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What to do during reveille, retreat, and taps

The Minot AFB Honor Guard covers approximately 69,000 square miles across North Dakota.

A guardsman from the 5th Force Support Squadron Honor Guard salutes a flag at Minot Air Force Base, N.D., Mar. 29, 2017. The Minot AFB Honor Guard covers approximately 69,000 square miles across North Dakota.

BARKSDALE AIR FORCE BASE, Louisiana --

Death and taxes are often cited as two things that are certain. Military members might add the daily playing of Reveille, Retreat and Taps to that list.

Reveille is the raising of the flag signifying the start of the official duty day and Retreat is the retirement of the flag, signifying the end of the official duty day. Both serve as a ceremony to honor the flag. Taps signifies "lights out" at the end of the day.

According to Air Force Instruction 34-1201, "Protocol", if the base flies the U.S. flag continuously for 24-hours with only Reveille or Retreat played, but no action with the flag, individuals are not required to stop and salute. If Reveille or Retreat is followed by the national anthem or "To the Color" or the flag is being lowered or raised, rendering courtesies is mandatory.

The following is mandatory protocol:

- Air Force Manual 36-2203, "Drill and Ceremonies", states when military members are not assigned to a formation outdoors and in uniform, on the first note of retreat, they should face the flag, or the direction of the music, and assume the position of parade rest. Stand at attention and salute on the first note of "To the Color" or the national anthem. Drop your salute after the last note.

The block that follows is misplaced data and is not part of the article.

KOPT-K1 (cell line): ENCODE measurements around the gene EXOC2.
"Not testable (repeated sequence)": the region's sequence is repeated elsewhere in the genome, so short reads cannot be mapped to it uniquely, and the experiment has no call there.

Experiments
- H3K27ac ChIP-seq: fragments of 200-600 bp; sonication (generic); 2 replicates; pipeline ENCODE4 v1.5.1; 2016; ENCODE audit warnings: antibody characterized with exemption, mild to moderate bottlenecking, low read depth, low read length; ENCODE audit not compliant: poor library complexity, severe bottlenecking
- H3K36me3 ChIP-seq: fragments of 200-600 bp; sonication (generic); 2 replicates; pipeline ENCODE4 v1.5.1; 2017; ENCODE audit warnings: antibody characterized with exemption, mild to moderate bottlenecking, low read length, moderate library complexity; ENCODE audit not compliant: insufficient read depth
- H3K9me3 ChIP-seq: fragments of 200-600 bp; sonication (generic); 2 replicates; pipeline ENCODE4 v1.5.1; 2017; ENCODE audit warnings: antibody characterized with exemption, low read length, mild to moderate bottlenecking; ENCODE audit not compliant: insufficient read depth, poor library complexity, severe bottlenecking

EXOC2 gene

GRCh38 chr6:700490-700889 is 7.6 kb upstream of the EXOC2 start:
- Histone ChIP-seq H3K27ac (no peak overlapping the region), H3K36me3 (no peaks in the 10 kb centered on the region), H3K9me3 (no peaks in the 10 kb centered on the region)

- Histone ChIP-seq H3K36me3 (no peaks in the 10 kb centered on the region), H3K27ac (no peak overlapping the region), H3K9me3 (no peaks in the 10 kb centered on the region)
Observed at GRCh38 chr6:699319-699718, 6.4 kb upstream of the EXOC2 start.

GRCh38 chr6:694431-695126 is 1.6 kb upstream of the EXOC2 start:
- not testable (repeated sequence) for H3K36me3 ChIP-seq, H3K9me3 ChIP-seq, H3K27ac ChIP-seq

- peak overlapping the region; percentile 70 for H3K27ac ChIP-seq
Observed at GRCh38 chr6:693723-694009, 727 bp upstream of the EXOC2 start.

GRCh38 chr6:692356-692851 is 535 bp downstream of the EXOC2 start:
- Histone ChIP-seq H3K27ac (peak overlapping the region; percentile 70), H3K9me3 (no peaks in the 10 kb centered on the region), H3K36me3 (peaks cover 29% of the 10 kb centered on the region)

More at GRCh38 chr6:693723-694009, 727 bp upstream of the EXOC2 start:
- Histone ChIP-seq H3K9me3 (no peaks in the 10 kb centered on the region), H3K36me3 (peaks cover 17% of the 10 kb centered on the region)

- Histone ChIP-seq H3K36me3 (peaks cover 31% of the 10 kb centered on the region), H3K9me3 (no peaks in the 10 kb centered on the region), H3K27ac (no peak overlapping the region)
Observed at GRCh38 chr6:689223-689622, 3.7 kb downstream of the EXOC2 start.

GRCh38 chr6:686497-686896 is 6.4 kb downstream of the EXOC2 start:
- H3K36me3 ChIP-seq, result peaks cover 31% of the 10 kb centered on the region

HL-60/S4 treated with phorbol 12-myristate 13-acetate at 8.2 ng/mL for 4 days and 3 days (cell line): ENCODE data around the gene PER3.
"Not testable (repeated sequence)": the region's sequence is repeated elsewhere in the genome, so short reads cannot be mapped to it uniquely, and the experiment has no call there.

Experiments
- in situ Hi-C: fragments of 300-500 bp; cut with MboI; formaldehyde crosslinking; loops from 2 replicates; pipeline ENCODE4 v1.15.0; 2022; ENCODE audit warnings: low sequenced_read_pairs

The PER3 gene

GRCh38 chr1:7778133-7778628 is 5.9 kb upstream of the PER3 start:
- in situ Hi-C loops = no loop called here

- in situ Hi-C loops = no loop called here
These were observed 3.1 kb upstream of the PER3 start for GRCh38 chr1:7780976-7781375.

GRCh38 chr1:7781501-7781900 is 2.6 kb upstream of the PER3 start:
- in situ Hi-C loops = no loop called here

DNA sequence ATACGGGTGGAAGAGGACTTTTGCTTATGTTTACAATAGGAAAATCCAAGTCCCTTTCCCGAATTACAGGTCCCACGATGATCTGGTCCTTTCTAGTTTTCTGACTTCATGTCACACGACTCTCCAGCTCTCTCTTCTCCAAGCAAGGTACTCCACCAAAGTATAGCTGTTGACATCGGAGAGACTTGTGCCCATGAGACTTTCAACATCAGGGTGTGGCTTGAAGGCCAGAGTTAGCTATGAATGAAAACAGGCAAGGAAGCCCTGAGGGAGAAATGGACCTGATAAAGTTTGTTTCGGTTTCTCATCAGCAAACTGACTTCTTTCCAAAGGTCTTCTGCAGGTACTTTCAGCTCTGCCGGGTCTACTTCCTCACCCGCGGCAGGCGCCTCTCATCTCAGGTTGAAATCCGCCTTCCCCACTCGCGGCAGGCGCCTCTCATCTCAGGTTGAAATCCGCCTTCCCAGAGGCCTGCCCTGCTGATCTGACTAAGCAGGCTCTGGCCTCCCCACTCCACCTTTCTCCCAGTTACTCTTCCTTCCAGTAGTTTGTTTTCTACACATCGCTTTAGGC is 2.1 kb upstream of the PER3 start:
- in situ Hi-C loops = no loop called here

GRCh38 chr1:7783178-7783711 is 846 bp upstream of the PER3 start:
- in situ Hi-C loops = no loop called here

- Military members and veterans not in uniform should stand at attention and place their right hand over their heart or may render a salute. Civilians should stand at attention and place their right hand, with a hat if wearing one, over their heart.

- If in a vehicle, pull to the side of the road and stop. All occupants sit quietly at attention until the last note of music has played.

According to AFI 34-1201, "Protocol", "Many Air Force installations play Taps to signify lights out or to begin quiet hours. For these purposes, there is no formal protocol procedures required."

When Taps is played at a military ceremony, military members in uniform will follow proper protocol to render courtesies until the music ends. Civilians should place their right hand over their heart during this time.

Airmen and family members are encouraged to take the moment and pay proper respect to the U.S. flag by not rushing in or out of a building or continuing to drive down the street.


More information on customs and courtesies can be found in Air Force Instruction 34-1201, Protocol.

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